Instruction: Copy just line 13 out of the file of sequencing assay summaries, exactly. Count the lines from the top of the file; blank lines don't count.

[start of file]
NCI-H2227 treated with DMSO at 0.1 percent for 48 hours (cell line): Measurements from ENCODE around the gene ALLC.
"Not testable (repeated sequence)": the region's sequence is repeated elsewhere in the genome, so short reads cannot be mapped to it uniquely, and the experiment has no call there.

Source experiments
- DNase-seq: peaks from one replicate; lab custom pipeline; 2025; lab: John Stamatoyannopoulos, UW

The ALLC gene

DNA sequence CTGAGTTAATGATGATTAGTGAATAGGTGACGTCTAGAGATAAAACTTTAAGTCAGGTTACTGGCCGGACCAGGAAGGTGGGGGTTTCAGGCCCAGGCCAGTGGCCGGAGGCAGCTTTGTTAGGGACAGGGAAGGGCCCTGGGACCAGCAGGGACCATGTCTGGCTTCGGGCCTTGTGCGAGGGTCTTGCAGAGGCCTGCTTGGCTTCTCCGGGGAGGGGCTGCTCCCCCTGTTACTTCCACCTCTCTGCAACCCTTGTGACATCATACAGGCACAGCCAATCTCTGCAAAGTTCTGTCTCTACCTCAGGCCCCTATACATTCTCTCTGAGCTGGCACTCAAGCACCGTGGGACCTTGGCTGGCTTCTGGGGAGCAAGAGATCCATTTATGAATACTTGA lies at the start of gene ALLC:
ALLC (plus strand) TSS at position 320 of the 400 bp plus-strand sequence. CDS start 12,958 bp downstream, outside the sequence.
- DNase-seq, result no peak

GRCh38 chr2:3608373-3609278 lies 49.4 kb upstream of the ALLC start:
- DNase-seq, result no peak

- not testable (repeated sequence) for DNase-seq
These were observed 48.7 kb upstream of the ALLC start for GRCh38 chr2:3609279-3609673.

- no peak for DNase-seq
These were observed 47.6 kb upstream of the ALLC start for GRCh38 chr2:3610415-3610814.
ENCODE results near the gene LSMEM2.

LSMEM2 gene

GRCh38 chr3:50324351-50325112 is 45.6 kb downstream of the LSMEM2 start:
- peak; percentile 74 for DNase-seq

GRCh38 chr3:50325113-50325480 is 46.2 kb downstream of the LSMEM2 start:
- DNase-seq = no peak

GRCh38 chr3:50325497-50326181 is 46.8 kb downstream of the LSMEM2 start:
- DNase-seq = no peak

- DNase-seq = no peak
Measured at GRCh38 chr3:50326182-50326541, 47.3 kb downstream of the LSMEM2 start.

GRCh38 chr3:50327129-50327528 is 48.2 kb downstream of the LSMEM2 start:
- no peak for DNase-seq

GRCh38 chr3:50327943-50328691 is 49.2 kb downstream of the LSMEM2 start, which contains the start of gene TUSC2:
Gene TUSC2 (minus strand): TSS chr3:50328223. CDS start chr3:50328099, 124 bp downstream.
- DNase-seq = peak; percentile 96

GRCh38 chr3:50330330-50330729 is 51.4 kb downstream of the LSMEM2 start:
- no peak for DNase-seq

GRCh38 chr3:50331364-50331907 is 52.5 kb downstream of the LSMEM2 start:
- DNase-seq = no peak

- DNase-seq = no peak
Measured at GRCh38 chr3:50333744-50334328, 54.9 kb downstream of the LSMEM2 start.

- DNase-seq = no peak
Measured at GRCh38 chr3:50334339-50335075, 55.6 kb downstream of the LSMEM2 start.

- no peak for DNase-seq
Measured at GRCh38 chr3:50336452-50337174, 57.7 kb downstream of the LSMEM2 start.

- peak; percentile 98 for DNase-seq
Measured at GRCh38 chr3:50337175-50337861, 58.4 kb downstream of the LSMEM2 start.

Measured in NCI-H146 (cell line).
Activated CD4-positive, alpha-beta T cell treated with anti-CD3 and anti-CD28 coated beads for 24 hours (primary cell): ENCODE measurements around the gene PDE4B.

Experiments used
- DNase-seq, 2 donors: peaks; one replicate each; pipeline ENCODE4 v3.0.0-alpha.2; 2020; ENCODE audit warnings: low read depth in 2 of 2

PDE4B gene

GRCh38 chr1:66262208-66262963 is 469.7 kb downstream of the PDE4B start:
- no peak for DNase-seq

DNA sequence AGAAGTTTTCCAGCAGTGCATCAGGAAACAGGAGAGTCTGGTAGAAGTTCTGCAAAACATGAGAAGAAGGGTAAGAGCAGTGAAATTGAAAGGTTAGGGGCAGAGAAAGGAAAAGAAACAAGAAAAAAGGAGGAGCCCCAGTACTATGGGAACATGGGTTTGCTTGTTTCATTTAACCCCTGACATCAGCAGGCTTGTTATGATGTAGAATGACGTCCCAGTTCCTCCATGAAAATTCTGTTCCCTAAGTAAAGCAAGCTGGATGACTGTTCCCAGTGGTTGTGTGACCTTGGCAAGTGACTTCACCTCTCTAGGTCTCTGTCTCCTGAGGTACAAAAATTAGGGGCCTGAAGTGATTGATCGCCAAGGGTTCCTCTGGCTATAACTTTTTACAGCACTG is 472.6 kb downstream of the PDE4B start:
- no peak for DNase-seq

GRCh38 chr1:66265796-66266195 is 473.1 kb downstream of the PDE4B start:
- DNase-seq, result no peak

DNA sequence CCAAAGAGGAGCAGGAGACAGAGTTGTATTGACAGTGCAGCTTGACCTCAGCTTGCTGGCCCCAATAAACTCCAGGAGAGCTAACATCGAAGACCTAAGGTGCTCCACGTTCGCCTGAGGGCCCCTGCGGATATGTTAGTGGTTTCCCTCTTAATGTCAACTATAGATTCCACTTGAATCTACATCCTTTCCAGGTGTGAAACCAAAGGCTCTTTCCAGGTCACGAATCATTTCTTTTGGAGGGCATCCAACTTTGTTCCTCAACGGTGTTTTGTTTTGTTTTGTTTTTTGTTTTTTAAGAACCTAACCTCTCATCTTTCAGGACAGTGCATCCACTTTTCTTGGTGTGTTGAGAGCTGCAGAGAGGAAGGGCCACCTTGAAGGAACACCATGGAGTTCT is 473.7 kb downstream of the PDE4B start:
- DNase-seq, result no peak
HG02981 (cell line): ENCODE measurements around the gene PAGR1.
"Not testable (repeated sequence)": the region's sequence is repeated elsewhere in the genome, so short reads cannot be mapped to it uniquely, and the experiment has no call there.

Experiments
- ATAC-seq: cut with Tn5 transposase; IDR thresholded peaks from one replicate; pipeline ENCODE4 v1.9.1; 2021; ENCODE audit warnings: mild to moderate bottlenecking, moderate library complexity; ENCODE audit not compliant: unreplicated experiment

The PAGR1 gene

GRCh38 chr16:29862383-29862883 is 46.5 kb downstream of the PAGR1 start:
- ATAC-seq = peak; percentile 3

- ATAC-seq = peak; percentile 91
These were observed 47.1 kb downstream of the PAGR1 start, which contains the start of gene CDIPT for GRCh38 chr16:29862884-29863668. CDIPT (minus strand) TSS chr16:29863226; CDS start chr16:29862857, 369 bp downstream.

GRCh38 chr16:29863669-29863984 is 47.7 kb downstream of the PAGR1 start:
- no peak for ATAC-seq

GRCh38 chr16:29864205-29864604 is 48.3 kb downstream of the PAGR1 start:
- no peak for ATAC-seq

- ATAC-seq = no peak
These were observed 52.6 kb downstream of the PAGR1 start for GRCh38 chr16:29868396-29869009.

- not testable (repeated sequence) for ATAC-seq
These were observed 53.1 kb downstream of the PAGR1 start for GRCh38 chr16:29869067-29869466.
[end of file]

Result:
- no peak for DNase-seq